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<meta name="Copyright" content="1999 Matt Newman.">
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<title>TLS (SSL) Tcl Commands</title>
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<dl>
    <dd><a href="#NAME">NAME</a> <dl>
            <dd><strong>tls</strong> - binding to <strong>OpenSSL</strong>
                toolkit.</dd>
        </dl>
    </dd>
    <dd><a href="#SYNOPSIS">SYNOPSIS</a> </dd>
    <dd><dl>
            <dd><b>package require tls </b><em>?1.3?</em></dd>
            <dt>&nbsp;</dt>
            <dd><b>tls::init </b><i>?options?</i> </dd>
            <dd><b>tls::socket </b><em>?options? host port</em></dd>
            <dd><b>tls::socket</b><em> ?-server command?
                ?options? port</em></dd>
            <dd><b>tls::handshake</b><em> channel</em></dd>
            <dd><b>tls::status </b><em>channel</em></dd>
            <dd><b>tls::import</b><em> channel ?options?</em></dd>
            <dd><b>tls::ciphers </b><em>protocol ?verbose?</em></dd>
        </dl>
    </dd>
    <dd><a href="#COMMANDS">COMMANDS</a></dd>
    <dd><a href="#CONFIGURATION OPTIONS">CONFIGURATION OPTIONS</a></dd>
    <dd><a href="#HTTPS EXAMPLE">HTTPS EXAMPLE</a></dd>
    <dd><a href="#SEE ALSO">SPECIAL CONSIDERATIONS</a></dd>
    <dd><a href="#SEE ALSO">SEE ALSO</a></dd>
</dl>

<hr>

<h3><a name="NAME">NAME</a></h3>

<p><strong>tls</strong> - binding to <strong>OpenSSL</strong>
toolkit.</p>

<h3><a name="SYNOPSIS">SYNOPSIS</a></h3>

<p><b>package require tls </b><em>?1.3?</em><br>
<br>
<a href="#tls::init"><b>tls::init </b><i>?options?</i><br>
</a><a href="#tls::socket"><b>tls::socket </b><em>?options? host
port</em><br>
<b>tls::socket</b><em> ?-server command? ?options? port</em><br>
</a><a href="#tls::status"><b>tls::status </b><em>channel</em><br>
</a><a href="#tls::handshake"><b>tls::handshake</b><em> channel</em></a><br>
<br>
<a href="#tls::import"><b>tls::import </b><i>channel ?options?</i></a><br>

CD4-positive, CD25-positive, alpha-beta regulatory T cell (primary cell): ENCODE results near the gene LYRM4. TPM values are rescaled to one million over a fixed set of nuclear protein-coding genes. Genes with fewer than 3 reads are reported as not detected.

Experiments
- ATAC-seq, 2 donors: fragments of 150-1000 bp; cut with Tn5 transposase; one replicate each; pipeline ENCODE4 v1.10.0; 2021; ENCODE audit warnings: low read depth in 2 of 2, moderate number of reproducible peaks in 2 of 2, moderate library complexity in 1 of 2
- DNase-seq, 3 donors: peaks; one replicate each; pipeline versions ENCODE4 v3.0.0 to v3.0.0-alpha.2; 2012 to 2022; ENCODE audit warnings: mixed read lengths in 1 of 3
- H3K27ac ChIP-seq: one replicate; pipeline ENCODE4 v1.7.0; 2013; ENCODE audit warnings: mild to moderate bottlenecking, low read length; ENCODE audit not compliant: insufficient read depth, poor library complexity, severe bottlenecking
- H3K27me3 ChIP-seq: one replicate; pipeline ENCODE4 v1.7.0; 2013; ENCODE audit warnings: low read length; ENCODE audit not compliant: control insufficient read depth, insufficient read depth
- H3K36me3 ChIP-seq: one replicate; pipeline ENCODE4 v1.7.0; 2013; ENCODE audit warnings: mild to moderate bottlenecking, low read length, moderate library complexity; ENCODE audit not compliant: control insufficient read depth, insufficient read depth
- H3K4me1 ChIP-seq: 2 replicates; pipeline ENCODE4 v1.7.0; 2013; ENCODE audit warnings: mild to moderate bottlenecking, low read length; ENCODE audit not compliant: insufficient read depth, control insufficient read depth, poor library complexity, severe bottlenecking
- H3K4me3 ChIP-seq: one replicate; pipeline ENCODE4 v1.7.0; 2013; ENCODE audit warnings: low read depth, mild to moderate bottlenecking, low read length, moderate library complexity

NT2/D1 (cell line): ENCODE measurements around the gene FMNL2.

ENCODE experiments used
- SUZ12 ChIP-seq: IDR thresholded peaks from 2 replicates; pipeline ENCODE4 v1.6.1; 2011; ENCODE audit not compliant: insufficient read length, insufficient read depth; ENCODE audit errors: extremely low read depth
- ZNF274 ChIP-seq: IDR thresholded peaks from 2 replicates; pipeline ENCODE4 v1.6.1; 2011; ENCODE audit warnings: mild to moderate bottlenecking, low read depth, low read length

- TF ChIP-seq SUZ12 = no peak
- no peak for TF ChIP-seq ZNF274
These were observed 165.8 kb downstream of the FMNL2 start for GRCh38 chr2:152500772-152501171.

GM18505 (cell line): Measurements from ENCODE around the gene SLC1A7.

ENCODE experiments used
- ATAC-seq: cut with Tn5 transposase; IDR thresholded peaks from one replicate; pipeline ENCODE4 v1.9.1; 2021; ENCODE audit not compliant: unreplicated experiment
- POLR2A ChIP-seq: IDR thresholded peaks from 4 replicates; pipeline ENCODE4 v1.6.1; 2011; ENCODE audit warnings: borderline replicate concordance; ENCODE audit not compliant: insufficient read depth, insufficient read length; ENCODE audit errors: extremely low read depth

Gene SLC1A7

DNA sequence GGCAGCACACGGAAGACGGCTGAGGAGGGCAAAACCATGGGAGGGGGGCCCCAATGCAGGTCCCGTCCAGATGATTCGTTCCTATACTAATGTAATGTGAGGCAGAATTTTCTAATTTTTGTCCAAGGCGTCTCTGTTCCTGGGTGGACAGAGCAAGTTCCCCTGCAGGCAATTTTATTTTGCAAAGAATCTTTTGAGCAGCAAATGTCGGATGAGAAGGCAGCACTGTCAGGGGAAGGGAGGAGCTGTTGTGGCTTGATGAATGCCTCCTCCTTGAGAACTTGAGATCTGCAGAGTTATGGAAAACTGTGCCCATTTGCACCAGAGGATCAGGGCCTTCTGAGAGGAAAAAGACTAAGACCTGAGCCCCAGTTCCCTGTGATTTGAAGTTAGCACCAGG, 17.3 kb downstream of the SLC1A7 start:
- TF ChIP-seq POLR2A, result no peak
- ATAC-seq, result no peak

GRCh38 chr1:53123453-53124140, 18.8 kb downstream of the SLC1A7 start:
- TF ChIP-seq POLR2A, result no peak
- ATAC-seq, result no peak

<a href="#tls::ciphers protocol ?verbose?"><strong>tls::ciphers</strong>
<em>protocol ?verbose?</em></a></p>

<h3><a name="DESCRIPTION">DESCRIPTION</a></h3>

<p>This extension provides a generic binding to <a
href="http://www.openssl.org/">OpenSSL</a>, utilizing the <a
href="http://www.oche.de/~akupries/soft/trf/index.html">Trf</a>
Channel Stacking patch for Tcl 8.[01] and the new <strong>Tcl_StackChannel</strong>
API for Tcl 8.2 and higher. The sockets behave exactly the same
as channels created using Tcl's built-in <strong>socket</strong>
command with additional options for controlling the SSL session.</p>

<h3><a name="COMMANDS">COMMANDS</a></h3>

<p>Typically one would use the <strong>tls::socket </strong>command
which provides compatibility with the native Tcl <strong>socket</strong>
command. In such cases <strong>tls::import</strong> should not be
used directly.</p>

<dl>
    <dt><a name="tls::init"><b>tls::init </b><i>?options?</i></a></dt>
    <dd>This routine sets the default options used by <strong>tls::socket</strong>
        and is <em>optional</em>. If you call <strong>tls::import</strong>
        directly this routine has no effect. Any of the options
        that <strong>tls::socket</strong> accepts can be set
        using this command, though you should limit your options
        to only TLS related ones.</dd>
    <dt>&nbsp;</dt>
    <dt><a name="tls::socket"><b>tls::socket </b><em>?options?
        host port</em></a></dt>
    <dt><b>tls::socket</b><em> ?-server command? ?options? port</em></dt>
    <dd>This is a helper function that utilizes the underlying
        commands (<strong>tls::import</strong>). It behaves
        exactly the same as the native Tcl <strong>socket</strong>
        command except that the options can include any of the
        applicable <a href="#tls::import"><strong>tls:import</strong></a>
        options.</dd>
    <dt>&nbsp;</dt>
    <dt><a name="tls::handshake"><strong>tls::handshake</strong> <em>channel</em></a></dt>
    <dd>Forces handshake to take place, and returns 0 if
        handshake is still in progress (non-blocking), or 1 if
        the handshake was successful. If the handshake failed
        this routine will throw an error.</dd>
    <dt>&nbsp;</dt>
    <dt><a name="tls::status"><strong>tls::status</strong> <em>channel</em></a></dt>
    <dd>Returns the current security status of a SSL channel. The
        result is a list of key value pairs describing the
        connected peer. If the result is an empty list then the
        SSL handshake has not yet completed.</dd>
</dl>

<blockquote>
    <dl>
        <dt><strong>issuer</strong> <em>dn</em></dt>
        <dd>The distinguished name (DN) of the certificate
            issuer.</dd>
        <dt><strong>subject</strong> <em>dn</em></dt>
        <dd>The distinguished name (DN) of the certificate
            subject.</dd>
        <dt><strong>notBefore</strong> <em>date</em></dt>
        <dd>The begin date for the validity of the certificate.</dd>
        <dt><strong>notAfter</strong> <em>date</em></dt>
        <dd>The expiry date for the certificate.</dd>
        <dt><strong>serial</strong> <em>n</em></dt>
        <dd>The serial number of the certificate.</dd>
        <dt><strong>cipher</strong> <em>cipher</em></dt>
        <dd>The current cipher in use between the client and
            server channels.</dd>
    </dl>
</blockquote>

<dl>
    <dt><a name="tls::import"><b>tls::import </b><i>channel
        ?options?</i></a></dt>
    <dd>SSL-enable a regular Tcl channel - it need not be a
        socket, but must provide bi-directional flow. Also
        setting session parameters for SSL handshake.</dd>